By Jim Tapp, Tech Services Manager (retired)
ASE-Certified Master Machinist
We’re going to back up a little to something that’s an essential skill to have in engine machining or any kind of machining for that matter.
You MUST know how to operate and read and care for a micrometer. It sounds, elementary, I know, but sometimes it pays to go back to the basics for a quick review. For the sake of this article, I’ll be talking about an inch micrometer. Most people think of an outside micrometer when they hear the term “micrometer”. An “outside micrometer” is one that measures the outside of something such as diameter, length, thickness.
But there are other types of micrometers, including depth micrometers and inside micrometers. As the names imply, they measure depth and the inside diameters, respectively. Often other tools (such as bore gauges) are used with micrometers to determine sizes so knowing how to read the micrometer is absolutely necessary.
How to Read a Micrometer
A micrometer is a measuring gauge operated by a screw with 40 threads per inch. This means that one complete revolution of the screw advances one thread or one-fortieth of an inch. 1/40” equals 25 thousandths of an inch or 0.025″ (40 x .025″ = 1″). The beveled edge of the thimble is divided into 25 equal parts. Each line equals 1/25 of .025” or .001” (one thousandth of an inch). One complete revolution of the thimble therefore equals .025” or one line on the barrel scale. With that in mind, here’s a quick quiz: What is the reading shown in the picture to the right? For a larger version of the image, click on the picture. A new window will open with an enlarged view.
How do you think you did? Did you come up with .385”? If not, look at the drawing again. Each of the lines on the barrel represents .025 of an inch. Each of the longer lines (the ones with the numbers above them) equals .1” (4 x .025”). So, we’re showing 3 full lines (.300) and 3 of the small lines (.075). We’re up to .375”. The last .010 is indicated by the reading on the thimble. Add that to the .375” and you have a reading of .385”. Sounds a little confusing I know, but trust me, you’ll get the hang of it the more you do it. Heck, even my wife can read a micrometer now and I still can’t boil water.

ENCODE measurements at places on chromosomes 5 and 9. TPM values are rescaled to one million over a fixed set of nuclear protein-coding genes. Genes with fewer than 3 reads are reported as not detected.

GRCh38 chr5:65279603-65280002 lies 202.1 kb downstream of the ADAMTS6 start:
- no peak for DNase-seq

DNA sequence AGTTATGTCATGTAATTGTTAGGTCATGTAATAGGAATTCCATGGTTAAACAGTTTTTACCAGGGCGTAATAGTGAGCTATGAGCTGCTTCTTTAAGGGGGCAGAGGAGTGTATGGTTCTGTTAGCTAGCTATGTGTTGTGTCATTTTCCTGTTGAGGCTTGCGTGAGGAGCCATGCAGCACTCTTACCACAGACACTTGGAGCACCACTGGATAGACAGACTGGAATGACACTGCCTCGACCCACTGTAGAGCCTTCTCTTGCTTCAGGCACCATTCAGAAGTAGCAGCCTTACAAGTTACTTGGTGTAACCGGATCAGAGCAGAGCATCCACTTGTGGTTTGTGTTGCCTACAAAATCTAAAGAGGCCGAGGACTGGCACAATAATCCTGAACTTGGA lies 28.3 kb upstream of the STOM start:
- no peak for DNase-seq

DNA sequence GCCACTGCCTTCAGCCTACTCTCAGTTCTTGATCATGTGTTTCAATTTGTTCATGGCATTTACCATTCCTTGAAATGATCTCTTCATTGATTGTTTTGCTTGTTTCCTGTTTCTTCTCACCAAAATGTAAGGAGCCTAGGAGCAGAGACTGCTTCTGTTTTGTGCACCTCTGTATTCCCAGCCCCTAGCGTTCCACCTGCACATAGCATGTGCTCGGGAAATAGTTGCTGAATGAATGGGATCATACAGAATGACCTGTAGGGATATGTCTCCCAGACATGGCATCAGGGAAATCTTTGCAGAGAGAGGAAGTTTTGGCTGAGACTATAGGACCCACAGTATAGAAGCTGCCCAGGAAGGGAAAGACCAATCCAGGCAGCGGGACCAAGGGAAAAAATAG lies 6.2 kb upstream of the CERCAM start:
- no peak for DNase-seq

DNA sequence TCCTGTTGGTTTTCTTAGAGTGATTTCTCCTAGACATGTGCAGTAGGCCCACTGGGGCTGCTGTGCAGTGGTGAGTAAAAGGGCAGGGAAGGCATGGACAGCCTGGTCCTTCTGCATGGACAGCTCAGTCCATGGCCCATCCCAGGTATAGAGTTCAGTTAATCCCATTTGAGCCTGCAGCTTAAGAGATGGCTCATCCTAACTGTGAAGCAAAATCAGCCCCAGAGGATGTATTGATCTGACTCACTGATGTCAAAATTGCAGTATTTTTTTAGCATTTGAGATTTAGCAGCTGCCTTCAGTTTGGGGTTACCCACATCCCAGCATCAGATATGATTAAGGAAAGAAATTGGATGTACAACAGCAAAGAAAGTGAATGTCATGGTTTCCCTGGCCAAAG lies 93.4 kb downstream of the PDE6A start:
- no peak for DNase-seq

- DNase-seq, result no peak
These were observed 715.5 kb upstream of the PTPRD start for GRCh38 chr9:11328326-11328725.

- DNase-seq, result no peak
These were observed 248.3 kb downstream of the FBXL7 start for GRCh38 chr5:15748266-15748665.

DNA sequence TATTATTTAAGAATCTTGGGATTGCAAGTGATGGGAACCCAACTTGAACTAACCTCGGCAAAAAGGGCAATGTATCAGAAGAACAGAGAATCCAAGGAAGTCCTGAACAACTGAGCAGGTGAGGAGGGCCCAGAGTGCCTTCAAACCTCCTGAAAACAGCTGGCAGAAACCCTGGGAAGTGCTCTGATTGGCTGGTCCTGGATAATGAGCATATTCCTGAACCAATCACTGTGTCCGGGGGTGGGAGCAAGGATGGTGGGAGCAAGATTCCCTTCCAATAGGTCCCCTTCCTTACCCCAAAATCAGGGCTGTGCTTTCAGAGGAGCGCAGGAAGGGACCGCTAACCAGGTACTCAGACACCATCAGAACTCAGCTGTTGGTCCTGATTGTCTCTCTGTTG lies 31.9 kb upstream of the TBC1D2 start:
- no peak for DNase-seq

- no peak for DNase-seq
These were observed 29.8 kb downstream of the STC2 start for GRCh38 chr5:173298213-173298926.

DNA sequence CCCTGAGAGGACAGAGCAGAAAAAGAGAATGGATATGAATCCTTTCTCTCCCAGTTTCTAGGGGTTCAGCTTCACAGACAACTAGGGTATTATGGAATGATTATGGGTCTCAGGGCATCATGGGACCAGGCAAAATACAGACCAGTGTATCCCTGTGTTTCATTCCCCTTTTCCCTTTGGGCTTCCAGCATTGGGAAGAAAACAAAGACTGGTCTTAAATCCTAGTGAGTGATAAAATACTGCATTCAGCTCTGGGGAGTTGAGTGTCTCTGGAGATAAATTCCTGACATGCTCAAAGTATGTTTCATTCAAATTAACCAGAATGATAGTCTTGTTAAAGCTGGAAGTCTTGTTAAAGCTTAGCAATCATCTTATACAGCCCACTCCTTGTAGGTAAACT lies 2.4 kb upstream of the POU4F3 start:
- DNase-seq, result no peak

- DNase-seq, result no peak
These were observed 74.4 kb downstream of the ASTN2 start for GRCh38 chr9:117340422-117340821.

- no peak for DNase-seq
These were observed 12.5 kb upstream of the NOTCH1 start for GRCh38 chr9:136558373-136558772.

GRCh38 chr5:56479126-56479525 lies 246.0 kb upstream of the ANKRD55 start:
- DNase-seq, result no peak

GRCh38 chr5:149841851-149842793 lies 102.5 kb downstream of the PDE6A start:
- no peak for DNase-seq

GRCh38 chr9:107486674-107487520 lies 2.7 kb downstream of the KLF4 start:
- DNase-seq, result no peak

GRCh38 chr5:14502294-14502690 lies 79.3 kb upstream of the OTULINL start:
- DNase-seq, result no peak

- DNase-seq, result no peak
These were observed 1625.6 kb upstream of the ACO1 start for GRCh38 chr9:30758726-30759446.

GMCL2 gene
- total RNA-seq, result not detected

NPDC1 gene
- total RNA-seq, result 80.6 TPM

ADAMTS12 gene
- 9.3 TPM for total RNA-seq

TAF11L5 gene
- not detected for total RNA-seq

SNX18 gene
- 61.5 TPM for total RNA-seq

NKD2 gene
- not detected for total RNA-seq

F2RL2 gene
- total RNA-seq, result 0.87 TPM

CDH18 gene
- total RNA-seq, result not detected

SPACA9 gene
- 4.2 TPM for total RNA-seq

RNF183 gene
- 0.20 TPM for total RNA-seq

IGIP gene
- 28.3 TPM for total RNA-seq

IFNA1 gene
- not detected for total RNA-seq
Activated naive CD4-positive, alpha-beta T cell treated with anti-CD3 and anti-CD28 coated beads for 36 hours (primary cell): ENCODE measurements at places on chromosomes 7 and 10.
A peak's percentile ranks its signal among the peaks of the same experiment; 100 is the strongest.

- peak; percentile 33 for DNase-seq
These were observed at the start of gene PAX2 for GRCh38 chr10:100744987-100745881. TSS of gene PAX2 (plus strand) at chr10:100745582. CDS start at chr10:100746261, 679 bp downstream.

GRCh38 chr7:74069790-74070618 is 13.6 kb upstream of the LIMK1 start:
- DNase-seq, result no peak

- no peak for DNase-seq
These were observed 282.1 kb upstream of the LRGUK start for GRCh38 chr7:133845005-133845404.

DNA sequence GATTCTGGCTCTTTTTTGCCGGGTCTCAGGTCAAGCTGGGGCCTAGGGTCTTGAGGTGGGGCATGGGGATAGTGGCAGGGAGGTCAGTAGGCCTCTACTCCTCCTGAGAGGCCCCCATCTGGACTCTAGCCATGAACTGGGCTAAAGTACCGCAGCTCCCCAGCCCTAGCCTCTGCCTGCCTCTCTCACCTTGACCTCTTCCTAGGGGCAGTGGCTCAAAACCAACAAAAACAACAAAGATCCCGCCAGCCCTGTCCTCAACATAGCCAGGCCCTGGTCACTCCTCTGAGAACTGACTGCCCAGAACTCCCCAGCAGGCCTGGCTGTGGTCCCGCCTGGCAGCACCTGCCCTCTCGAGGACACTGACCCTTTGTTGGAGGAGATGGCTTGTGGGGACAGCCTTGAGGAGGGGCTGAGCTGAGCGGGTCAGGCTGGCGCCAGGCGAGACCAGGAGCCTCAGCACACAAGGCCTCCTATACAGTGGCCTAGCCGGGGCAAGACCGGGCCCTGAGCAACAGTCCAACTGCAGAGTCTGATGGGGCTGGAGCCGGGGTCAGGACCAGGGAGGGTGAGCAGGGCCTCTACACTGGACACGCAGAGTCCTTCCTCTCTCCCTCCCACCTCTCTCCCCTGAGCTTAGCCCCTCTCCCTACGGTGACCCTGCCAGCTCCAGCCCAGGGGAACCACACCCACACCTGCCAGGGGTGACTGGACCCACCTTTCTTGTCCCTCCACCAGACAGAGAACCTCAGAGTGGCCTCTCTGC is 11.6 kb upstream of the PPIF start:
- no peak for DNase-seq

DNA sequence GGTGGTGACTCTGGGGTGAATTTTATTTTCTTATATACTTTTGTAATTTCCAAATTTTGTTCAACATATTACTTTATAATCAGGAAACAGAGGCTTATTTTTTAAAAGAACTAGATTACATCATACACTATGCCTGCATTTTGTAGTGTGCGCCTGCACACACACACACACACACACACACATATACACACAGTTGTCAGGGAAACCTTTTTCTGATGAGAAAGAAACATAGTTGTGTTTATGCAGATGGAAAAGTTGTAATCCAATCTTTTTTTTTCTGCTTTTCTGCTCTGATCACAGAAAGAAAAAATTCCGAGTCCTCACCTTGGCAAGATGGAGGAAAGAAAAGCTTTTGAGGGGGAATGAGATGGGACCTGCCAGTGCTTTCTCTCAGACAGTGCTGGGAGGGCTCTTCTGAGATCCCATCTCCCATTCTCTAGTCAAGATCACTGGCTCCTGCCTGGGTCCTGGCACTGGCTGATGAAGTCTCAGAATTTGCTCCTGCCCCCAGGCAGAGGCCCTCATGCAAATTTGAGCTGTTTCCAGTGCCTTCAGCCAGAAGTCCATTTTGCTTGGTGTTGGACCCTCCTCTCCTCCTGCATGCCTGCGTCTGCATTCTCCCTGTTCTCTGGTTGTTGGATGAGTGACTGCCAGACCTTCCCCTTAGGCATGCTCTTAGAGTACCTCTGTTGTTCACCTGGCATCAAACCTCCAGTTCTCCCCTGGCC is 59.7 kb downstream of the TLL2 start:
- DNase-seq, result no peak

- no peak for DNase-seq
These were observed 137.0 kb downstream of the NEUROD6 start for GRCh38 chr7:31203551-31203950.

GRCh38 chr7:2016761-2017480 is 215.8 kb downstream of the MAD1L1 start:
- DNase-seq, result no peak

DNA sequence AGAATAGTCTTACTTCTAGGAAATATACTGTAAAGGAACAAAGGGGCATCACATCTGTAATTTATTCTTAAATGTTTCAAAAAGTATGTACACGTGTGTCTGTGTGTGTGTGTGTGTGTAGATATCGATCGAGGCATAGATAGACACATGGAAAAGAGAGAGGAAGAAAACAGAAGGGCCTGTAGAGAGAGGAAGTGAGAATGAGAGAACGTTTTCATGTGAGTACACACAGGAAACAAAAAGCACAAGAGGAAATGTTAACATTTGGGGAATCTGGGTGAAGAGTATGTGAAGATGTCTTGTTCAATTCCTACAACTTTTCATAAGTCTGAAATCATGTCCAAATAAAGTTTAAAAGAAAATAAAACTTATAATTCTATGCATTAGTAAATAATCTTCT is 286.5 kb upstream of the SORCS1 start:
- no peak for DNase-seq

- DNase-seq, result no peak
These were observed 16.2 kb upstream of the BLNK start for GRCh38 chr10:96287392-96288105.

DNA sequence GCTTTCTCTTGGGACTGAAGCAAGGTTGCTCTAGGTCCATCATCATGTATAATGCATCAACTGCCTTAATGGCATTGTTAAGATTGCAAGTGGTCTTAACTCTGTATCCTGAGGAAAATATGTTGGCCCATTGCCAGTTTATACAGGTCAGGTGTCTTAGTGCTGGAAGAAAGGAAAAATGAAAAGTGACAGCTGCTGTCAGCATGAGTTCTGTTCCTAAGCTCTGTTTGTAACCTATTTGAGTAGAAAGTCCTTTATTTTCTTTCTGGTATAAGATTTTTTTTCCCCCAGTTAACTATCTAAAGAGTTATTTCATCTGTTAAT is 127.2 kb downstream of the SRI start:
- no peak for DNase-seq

If you need more precise measurements, which is quite common in machining, you can achieve readings in ten-thousandths of an inch by using a Vernier scale (optional on some micrometers). The vernier scale, marked on the barrel, has ten divisions, each equaling 1/10 of 1/10,000”. The difference between a thimble division and a vernier division is 1/10,000 of an inch. Therefore, when the zero lines of the vernier exactly coincide with thimble lines (Figure 1), the number on the vernier lines is the difference between the vernier line and the next thimble line in ten-thousandths of an inch. Thus when the fifth line on the vernier coincides with a thimble line, the thimble has moved 5/10,000 of an inch.
First determine the number of thousandths, as with an ordinary micrometer. Then find a line on the vernier that exactly coincides with a thimble line. By adding the vernier reading to the thousandths reading the actual reading in ten-thousandths of an inch is obtained. The reading shown in Figure 2 is .260 plus .0005 or .2605.
Hopefully, you haven’t run screaming after all of that. It sounds confusing, but take your time and keep at it. It will make sense. For an excellent explanation and demonstration on reading micrometers, I recommend the DVD from Spokane Community College, “How to Use a Micrometer.” It’s 34 minutes long and explains the micrometer use in easy to understand terms with live action examples.
Cleaning contact surfaces
Keeping the contact surfaces of your micrometer clean is important. When you’re measuring in such small increments, a speck of dust can throw off your reading which can affect your overall engine build. I recommend cleaning the contact surfaces every time you get the micrometer out to use. It may seem like overkill, but it will save you time and money in the long run.